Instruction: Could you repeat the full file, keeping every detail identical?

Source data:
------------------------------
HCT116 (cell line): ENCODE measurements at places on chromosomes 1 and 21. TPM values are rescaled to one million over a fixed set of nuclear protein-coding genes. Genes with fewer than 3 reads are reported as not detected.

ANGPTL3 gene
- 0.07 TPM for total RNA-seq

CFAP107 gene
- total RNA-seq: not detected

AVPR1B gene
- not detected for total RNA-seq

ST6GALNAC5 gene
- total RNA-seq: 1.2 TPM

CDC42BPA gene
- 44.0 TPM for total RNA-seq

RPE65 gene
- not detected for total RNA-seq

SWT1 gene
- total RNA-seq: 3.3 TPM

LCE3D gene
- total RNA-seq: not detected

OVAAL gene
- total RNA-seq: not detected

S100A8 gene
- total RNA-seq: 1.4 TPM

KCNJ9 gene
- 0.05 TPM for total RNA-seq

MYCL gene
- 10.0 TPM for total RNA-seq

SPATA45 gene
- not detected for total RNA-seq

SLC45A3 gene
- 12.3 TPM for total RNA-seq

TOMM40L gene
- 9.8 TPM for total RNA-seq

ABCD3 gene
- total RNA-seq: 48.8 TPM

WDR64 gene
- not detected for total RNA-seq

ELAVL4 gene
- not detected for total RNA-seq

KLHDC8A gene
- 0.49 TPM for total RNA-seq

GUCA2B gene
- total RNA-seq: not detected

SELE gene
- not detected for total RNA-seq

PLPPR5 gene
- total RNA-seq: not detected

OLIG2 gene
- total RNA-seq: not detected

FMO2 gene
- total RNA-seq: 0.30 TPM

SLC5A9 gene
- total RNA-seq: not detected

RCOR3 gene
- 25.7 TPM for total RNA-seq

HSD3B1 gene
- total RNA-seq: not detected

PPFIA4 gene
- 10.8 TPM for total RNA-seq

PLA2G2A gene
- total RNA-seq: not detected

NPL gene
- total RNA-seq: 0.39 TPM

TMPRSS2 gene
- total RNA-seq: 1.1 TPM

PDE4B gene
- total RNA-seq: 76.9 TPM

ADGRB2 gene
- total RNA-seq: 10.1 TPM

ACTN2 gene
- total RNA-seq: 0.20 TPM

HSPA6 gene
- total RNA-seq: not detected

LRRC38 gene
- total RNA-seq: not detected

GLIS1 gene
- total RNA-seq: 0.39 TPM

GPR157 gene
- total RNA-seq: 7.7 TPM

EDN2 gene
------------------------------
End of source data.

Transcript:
HCT116 (cell line): ENCODE measurements at places on chromosomes 1 and 21. TPM values are rescaled to one million over a fixed set of nuclear protein-coding genes. Genes with fewer than 3 reads are reported as not detected.

ANGPTL3 gene
- 0.07 TPM for total RNA-seq

CFAP107 gene
- total RNA-seq: not detected

AVPR1B gene
- not detected for total RNA-seq

ST6GALNAC5 gene
- total RNA-seq: 1.2 TPM

CDC42BPA gene
- 44.0 TPM for total RNA-seq

RPE65 gene
- not detected for total RNA-seq

SWT1 gene
- total RNA-seq: 3.3 TPM

LCE3D gene
- total RNA-seq: not detected

OVAAL gene
- total RNA-seq: not detected

S100A8 gene
- total RNA-seq: 1.4 TPM

KCNJ9 gene
- 0.05 TPM for total RNA-seq

MYCL gene
- 10.0 TPM for total RNA-seq

SPATA45 gene
- not detected for total RNA-seq

SLC45A3 gene
- 12.3 TPM for total RNA-seq

TOMM40L gene
- 9.8 TPM for total RNA-seq

ABCD3 gene
- total RNA-seq: 48.8 TPM

WDR64 gene
- not detected for total RNA-seq

ELAVL4 gene
- not detected for total RNA-seq

KLHDC8A gene
- 0.49 TPM for total RNA-seq

GUCA2B gene
- total RNA-seq: not detected

SELE gene
- not detected for total RNA-seq

PLPPR5 gene
- total RNA-seq: not detected

OLIG2 gene
- total RNA-seq: not detected

FMO2 gene
- total RNA-seq: 0.30 TPM

SLC5A9 gene
- total RNA-seq: not detected

RCOR3 gene
- 25.7 TPM for total RNA-seq

HSD3B1 gene
- total RNA-seq: not detected

PPFIA4 gene
- 10.8 TPM for total RNA-seq

PLA2G2A gene
- total RNA-seq: not detected

NPL gene
- total RNA-seq: 0.39 TPM

TMPRSS2 gene
- total RNA-seq: 1.1 TPM

PDE4B gene
- total RNA-seq: 76.9 TPM

ADGRB2 gene
- total RNA-seq: 10.1 TPM

ACTN2 gene
- total RNA-seq: 0.20 TPM

HSPA6 gene
- total RNA-seq: not detected

LRRC38 gene
- total RNA-seq: not detected

GLIS1 gene
- total RNA-seq: 0.39 TPM

GPR157 gene
- total RNA-seq: 7.7 TPM

EDN2 gene